Filmmakers with local ties win a Peabody award for ‘The Loving Story’

ajohnson@newsobserver.comApril 24, 2013 

It’s often difficult to express elation: Just ask Nancy Buirski, director and producer of “The Loving Story,” who recently learned the documentary won a George Foster Peabody Award.

“I was over the moon,” she says. “I am very honored. It’s tough to put into words.”

It’s no wonder, Buirski, founder and former director of the Full Frame Documentary Film Festival, was taken aback.

Administered by the Grady College of Journalism and Mass Communication at the University of Georgia, the prestigious Peabody Awards honor excellence in all forms of media. Established in 1941, winners include CBS newsmen Charles Kuralt and Walter Cronkite, “The Mary Tyler Moore Show” and “Seinfeld.” The 39 recipients for work done in 2012 include a public service announcement “Good Morning America” created for anchor Robin Roberts’ treatment for a rare blood disease, a local TV station’s expose of fraudulent tax-claim payouts and “Louie” the FX series starring comedian Louis C.K.

Buirski’s joy was shared with, among others, Elisabeth Haviland James, who edited and co-produced “The Loving Story.” She was home in Durham with her 4-month-old daughter, Marcelle, when an email arrived with the subject line: You’ve won a Peabody.

“It was a wonderful way to be greeted in the morning,” James says. “It’s a fitting tribute to a film that celebrates an incredible American story.”

That story is about Richard and Mildred Loving and their battle to be legally married; he was white, she was black. Ultimately, the Lovings’ case went to the U.S. Supreme Court, and their victory in 1967 ended bans on interracial marriages in 16 states, including North Carolina. Nash County native Susie Ruth Powell wrote the film’s script.

Buirski notes that recently the film has seen a resurgence of interest because of the Supreme Court arguments involving same-sex marriage. “The marriage equality argument has its roots in Loving v. Virginia,” she says.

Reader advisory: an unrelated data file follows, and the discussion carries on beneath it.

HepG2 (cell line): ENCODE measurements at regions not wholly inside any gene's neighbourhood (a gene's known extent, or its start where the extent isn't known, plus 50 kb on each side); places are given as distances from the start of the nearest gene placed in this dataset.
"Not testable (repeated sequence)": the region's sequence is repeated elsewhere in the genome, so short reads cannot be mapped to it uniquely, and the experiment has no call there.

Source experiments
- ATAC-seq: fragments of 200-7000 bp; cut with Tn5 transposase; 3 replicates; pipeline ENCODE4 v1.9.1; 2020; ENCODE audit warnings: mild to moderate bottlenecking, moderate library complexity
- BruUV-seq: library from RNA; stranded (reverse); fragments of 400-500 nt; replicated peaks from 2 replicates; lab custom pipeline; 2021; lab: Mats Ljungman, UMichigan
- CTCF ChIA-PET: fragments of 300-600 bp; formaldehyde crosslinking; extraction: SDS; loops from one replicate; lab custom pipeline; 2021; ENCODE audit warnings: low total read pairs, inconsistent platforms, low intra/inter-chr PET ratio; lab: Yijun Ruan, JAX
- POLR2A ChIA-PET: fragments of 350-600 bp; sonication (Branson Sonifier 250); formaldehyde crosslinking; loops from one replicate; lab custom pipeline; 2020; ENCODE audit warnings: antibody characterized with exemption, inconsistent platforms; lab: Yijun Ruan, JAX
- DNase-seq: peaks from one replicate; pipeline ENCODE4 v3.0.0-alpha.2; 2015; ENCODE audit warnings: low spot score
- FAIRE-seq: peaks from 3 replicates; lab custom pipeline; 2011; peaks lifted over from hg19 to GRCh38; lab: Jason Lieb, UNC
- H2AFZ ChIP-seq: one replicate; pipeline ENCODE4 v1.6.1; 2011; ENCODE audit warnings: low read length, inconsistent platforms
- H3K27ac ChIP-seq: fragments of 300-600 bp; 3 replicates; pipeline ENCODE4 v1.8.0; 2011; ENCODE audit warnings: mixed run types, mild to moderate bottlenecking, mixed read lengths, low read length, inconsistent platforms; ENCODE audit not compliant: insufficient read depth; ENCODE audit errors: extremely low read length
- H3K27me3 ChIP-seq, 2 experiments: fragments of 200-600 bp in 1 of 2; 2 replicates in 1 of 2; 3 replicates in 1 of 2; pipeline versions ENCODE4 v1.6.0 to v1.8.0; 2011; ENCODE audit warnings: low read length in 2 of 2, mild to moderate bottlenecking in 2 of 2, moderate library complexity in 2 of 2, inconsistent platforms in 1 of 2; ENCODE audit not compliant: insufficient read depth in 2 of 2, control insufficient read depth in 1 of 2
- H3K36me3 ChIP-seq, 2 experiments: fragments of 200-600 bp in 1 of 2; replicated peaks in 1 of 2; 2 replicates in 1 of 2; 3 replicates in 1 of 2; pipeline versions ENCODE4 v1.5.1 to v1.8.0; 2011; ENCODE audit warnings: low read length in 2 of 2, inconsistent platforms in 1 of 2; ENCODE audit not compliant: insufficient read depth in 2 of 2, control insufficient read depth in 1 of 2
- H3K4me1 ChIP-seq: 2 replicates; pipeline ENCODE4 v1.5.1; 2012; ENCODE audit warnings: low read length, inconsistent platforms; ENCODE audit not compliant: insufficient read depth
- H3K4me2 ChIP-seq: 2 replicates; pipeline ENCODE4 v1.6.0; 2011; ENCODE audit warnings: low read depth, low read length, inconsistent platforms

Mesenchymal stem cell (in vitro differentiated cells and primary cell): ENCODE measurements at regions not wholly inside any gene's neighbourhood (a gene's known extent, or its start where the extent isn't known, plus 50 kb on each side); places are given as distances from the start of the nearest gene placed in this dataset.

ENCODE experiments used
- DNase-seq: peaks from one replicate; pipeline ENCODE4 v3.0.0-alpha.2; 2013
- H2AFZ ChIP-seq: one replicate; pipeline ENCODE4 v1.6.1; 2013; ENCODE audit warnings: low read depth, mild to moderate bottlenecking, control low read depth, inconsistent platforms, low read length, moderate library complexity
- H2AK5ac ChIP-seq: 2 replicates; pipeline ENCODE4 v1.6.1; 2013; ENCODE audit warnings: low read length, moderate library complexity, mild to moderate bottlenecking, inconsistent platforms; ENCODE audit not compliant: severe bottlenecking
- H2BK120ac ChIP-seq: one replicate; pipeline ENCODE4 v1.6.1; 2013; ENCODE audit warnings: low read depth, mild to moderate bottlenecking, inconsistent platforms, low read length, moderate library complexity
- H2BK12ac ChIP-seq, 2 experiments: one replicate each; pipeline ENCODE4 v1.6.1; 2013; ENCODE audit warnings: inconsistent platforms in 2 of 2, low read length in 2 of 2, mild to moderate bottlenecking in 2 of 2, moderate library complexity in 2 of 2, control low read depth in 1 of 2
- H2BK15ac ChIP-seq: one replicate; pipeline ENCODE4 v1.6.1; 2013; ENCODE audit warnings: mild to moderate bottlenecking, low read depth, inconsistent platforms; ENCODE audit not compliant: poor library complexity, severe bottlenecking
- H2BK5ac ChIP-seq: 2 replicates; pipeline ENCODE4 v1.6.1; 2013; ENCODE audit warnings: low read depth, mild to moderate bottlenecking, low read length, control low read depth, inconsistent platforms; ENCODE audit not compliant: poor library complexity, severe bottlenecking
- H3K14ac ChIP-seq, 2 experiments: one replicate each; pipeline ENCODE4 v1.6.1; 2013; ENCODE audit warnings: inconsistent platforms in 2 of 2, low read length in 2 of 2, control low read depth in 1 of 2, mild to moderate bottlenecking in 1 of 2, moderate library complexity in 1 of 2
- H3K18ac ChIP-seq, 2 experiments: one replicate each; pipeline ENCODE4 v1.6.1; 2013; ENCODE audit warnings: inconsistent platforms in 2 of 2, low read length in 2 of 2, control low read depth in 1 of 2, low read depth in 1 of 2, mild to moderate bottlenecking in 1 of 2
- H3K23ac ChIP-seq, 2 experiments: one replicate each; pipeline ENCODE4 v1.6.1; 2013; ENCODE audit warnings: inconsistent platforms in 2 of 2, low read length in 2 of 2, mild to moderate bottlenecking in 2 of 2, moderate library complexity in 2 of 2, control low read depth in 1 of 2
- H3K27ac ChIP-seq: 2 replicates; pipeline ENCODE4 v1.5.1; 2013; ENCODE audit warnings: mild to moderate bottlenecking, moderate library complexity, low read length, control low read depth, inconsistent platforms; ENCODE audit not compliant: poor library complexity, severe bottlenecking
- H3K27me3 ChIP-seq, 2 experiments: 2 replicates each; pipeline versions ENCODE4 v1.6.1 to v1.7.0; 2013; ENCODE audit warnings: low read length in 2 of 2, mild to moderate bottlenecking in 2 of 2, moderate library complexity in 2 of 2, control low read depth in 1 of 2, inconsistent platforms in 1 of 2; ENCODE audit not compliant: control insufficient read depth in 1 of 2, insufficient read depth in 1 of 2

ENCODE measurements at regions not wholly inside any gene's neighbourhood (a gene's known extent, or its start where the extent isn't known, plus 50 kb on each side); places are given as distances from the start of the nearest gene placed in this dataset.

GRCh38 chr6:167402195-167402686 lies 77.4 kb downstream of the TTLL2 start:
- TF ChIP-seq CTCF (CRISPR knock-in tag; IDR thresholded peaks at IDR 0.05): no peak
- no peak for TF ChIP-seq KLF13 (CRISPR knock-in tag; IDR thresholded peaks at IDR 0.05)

James says she’s looking forward to attending the Peabody’s gala luncheon at New York’s luxe Waldorf-Astoria hotel on May 20. CBS Evening News anchor Scott Pelley is hosting, and among the other winners is the HBO hit “Girls.” James wants to meet star and writer Lena Dunham. “I think she’s a really remarkable storyteller.”

James is also savoring the completion of a film she directed, “In So Many Words,” about Raleigh-based clinical psychologist Lucy Daniels, which screened at the recent Full Frame festival.

Buirski, meanwhile, is well into her next film, “Tanaquil Le Clercq: Afternoon of a Faun,” about the legendary ballet dancer, who was muse and wife of George Balanchine. She is also looking forward to the commercial release of “The Loving Story,” which will be available on DVD May 28. (You can preorder it now on Amazon or at docurama.com).

For Buirski, who began telling the Lovings’ story in 2008, that the film still resonates isn’t surprising. Besides being foremost about love, it has other compelling threads. At a screening in March in Colombia, for instance, film-goers connected to the film’s exploration of class differences. “I think it’s a story that will live for quite a while. We’ve heard from people who are part of (mixed-race) families who feel like it’s their story.

“It discovers and reveals an important moment in history and puts it on the record,” she says.

Johnson Martin: 919-829-4751; twitter.com/amajomartin

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